Life Lines by Dr. Dolittle

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Comparative Physiology

New study may help shed light on avian diversity

An international team of scientists have characterized the genome of 363 species of birds representing 92.4% of avian families. 267 of these species were newly released sequences as part of the Bird 10,000 Genomes (B10K) Project. The goal of this project is to find both similarities as well as unique genome variations among lineages of birds that might contribute to their amazing biodiversity. The study also confirmed that the common […]

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Why being ‘bird-brained’ may actually be a compliment

It has long been suspected that birds (and reptiles) were not very smart because they lack a neocortex – the part of the brain that is responsible for working memory, perception, problem solving, and conscious thought in mammals. In stark contrast to this idea, studies have repeatedly shown that several species of birds have very good memories as well as planning and problem solving skills (see examples below), which has […]

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Avian red blood cells produce hydrogen sulfide to maintain cell integrity and longevity

Birds have strange red blood cells, at least in comparison to mammals. While they both are responsible for transporting oxygen molecules throughout the body, avian red blood cells have mitochondria and a nucleus. Mammalian red blood cells, on the other hand, are missing a nucleus as well as organelles. By eliminating these structures, mammalian red blood cells are able to carry more oxygen molecules and fold more easily to fit […]

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Defining Comparative Physiology

Today I interviewed Mr. Anthony J. Basile from Arizona State University who is working in the laboratory of Dr. Karen Sweazea. Anthony is a nutritionist and a third-year evolutionary biology PhD student whose research focuses on nutrition-related disease. He was scheduled to present his study at the 2020 Experimental Biology conference in San Diego last month. As with many plans these days, the conference was cancelled due to Covid-19. Can […]

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Comparative physiology is alive and well

Anthony Basile, a graduate student in the laboratory of Dr. Karen Sweazea at Arizona State University, presented an interesting talk at the 2019 Arizona Physiological Society conference. He presented data from an international study conducted to explore how physiologists define comparative physiology today. August Krogh was credited with the founding of comparative physiology. In 1929 he published a paper that included a profound statement, “For such a large number of […]

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Physiology in Arizona

The Arizona Physiological Society will be hosting their 12th annual meeting Friday and Saturday on the Arizona State University campus. Physiologists from all over the state will be meeting to talk about a variety of topics ranging from comparative physiology to clinical trials. The 2019 Arizona Distinguished Lecturer is Dr. Ralph Fregosi from the University of Arizona in Tucson who specializes in respiratory physiology. The Keynote speaker will be Dr. […]

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Researchers in Washington scheduled to talk about physiology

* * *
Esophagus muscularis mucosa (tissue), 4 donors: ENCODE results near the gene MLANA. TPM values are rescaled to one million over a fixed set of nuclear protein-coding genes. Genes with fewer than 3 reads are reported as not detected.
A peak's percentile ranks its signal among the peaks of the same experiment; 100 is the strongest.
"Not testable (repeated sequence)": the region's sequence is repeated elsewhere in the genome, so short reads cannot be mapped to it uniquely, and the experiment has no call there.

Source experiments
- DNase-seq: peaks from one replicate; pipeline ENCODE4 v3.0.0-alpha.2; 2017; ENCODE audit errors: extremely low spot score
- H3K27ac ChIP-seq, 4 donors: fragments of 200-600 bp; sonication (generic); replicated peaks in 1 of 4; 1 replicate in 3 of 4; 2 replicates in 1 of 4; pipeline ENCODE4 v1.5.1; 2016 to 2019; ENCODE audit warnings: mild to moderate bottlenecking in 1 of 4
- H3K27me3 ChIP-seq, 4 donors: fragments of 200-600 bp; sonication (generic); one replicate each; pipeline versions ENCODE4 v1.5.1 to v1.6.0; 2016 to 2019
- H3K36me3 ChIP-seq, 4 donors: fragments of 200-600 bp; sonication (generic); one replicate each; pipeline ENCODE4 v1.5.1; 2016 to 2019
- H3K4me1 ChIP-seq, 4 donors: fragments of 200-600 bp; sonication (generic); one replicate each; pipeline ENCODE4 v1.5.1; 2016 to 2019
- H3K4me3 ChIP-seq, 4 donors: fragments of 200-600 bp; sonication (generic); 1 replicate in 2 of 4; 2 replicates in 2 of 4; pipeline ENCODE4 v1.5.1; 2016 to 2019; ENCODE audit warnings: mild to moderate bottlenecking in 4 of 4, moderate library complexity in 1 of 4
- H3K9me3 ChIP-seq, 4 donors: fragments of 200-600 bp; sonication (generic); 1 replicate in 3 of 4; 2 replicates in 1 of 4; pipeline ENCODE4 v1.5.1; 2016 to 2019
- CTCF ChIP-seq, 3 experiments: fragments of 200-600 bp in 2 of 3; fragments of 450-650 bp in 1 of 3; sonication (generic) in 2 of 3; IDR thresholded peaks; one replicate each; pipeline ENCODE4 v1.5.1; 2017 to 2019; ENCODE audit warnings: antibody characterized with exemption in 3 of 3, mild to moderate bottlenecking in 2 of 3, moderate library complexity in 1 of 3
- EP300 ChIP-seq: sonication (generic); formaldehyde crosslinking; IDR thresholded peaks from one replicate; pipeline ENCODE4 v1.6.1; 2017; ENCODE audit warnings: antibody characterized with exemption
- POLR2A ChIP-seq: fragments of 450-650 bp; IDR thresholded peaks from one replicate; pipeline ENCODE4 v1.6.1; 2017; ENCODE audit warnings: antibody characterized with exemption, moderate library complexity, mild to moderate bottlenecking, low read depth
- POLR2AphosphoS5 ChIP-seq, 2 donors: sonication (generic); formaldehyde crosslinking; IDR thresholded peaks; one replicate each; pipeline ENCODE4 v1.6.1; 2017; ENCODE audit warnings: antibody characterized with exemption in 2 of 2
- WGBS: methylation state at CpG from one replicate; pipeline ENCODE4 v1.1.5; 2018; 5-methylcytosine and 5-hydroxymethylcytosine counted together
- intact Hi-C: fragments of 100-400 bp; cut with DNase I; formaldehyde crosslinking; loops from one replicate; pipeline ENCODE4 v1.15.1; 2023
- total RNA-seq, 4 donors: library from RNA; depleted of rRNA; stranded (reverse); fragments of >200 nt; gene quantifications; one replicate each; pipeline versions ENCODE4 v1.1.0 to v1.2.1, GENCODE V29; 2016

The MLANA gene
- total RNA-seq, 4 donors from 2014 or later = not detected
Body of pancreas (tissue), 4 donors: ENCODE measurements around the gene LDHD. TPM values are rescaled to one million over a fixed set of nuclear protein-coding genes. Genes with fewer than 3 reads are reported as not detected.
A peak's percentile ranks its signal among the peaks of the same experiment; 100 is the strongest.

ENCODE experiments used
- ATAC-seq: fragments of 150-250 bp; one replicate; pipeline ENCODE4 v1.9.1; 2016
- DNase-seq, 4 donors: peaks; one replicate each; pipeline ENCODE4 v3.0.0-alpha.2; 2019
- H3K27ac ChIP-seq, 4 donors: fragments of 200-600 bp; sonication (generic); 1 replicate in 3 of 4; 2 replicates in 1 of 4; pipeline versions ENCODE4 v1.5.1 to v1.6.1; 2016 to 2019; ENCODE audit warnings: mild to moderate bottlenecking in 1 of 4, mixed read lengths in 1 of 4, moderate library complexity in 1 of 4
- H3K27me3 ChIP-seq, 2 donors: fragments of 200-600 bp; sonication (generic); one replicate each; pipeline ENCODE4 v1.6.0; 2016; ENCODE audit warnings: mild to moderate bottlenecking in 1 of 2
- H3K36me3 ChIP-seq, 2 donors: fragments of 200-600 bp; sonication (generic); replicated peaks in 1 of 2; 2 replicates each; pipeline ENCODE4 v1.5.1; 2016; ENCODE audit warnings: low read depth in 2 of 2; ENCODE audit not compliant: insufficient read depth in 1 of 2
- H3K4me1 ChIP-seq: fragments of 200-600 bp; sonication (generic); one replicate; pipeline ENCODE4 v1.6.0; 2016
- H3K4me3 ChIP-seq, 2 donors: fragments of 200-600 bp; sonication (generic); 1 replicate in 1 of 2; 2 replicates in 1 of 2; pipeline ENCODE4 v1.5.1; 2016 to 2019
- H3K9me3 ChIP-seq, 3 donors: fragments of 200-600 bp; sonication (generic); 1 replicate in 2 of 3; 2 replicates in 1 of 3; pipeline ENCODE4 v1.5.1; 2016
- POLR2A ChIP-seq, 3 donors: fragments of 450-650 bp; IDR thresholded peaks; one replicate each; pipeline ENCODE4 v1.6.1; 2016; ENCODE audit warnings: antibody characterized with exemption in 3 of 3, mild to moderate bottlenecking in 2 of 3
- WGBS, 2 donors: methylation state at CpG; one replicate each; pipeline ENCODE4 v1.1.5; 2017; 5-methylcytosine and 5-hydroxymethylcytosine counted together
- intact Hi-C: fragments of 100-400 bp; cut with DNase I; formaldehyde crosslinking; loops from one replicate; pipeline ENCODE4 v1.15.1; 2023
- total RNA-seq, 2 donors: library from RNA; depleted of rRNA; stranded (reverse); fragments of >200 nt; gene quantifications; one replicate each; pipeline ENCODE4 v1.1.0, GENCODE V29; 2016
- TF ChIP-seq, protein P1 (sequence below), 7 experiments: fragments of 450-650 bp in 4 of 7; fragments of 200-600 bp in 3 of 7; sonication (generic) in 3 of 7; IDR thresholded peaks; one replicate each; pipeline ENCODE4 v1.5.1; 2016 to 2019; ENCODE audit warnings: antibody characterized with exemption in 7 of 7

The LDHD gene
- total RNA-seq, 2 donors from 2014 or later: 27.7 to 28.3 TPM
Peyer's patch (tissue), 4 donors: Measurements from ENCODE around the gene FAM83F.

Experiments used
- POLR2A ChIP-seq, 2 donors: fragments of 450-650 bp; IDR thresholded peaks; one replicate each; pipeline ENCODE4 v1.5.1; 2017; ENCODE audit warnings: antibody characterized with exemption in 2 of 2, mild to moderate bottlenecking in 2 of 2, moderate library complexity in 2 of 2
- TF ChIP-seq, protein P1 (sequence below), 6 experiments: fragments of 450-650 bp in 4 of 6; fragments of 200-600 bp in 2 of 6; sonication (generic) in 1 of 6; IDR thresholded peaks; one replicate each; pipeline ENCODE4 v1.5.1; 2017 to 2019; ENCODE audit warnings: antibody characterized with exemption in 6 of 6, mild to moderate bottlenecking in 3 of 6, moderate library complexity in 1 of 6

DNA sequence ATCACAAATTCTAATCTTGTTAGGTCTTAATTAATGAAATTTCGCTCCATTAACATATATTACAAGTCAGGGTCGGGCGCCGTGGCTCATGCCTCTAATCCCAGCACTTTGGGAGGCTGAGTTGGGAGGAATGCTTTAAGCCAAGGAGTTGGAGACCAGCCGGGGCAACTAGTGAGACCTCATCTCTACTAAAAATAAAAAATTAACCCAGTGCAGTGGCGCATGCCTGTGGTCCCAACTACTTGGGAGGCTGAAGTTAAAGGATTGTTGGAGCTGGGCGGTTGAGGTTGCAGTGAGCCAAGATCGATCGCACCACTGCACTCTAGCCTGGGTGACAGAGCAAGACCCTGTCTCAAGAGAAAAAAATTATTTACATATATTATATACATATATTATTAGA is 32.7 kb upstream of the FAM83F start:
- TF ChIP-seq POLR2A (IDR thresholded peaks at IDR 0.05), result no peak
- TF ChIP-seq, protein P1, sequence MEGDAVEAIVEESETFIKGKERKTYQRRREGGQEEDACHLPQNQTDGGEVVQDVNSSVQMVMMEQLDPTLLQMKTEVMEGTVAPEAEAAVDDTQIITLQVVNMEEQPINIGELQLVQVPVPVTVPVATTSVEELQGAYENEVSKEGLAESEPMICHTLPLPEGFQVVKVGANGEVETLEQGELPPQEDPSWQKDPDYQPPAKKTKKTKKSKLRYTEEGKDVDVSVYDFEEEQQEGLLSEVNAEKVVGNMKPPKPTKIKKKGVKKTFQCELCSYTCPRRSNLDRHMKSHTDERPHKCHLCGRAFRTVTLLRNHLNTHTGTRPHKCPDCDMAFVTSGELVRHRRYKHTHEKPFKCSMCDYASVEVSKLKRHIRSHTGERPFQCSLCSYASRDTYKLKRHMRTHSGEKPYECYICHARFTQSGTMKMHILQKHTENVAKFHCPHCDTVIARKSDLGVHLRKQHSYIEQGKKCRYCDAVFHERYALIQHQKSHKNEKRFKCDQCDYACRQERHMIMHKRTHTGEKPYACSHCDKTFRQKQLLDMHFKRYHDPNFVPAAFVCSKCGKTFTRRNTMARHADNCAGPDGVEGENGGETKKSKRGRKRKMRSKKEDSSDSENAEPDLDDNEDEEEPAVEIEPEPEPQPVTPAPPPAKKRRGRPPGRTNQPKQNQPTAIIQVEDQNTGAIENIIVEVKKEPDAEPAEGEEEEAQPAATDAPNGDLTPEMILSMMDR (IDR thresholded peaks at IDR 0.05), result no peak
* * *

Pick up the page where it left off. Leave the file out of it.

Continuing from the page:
The Greater Washington DC Area Physiological Society will be hosting their 6th annual meeting on Monday at The George Washington University. This year’s distinguished speaker will be Dr. Nehal N. Mehta, a Lasker Clinical Research Scholar at the National Institutes of Health. Dr. Mehta’s research examines how inflammation leads to insulin resistance and the development of metabolic and cardiovascular disease. Other invited speakers include: Dr. Brian Glancy, an Earl Stadtman Investigator […]

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Ohio talks about physiology and disease

Researchers from around the state of Ohio met today at the 34th annual Ohio Physiological Society meeting to discuss their research. Although many of the presentations were not on comparative physiology topics, I found some particularly interesting and thought I would share them with you anyway. Here goes: Dr. Katherine Vest and her research team (Kierra Ware, Yu Zhang, Thomas Whitlow) from the University of Cincinnati College of Medicine presented their research on […]

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Does size matter?

  When it comes to how blood vessels function, the answer is yes. A new study published in the American Journal of Physiology – Regulatory, Integrative and Comparative Physiology examined this question for the first time in toads (Rhinella marina). Regulation of blood vessel diameter, and hence blood pressure, is a complex process involving a variety of factors that are secreted by cells in the vascular wall in addition to factors found […]

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Dr. Terrie Williams, 2019 August Krogh Distinguished Lecture

This year’s August Krogh Distinguished Lecture was awarded to Dr. Terrie Williams from the University of California at Santa Cruz. She gave an excellent lecture on her research with dolphins, narwhals and Weddell seals examining their physiological responses to diving, which includes a remarkable ability to reduce heart rate. He current research is aimed at identifying physiological mechanisms that could explain the increasing incidence of cetaceans becoming stranded on beaches […]

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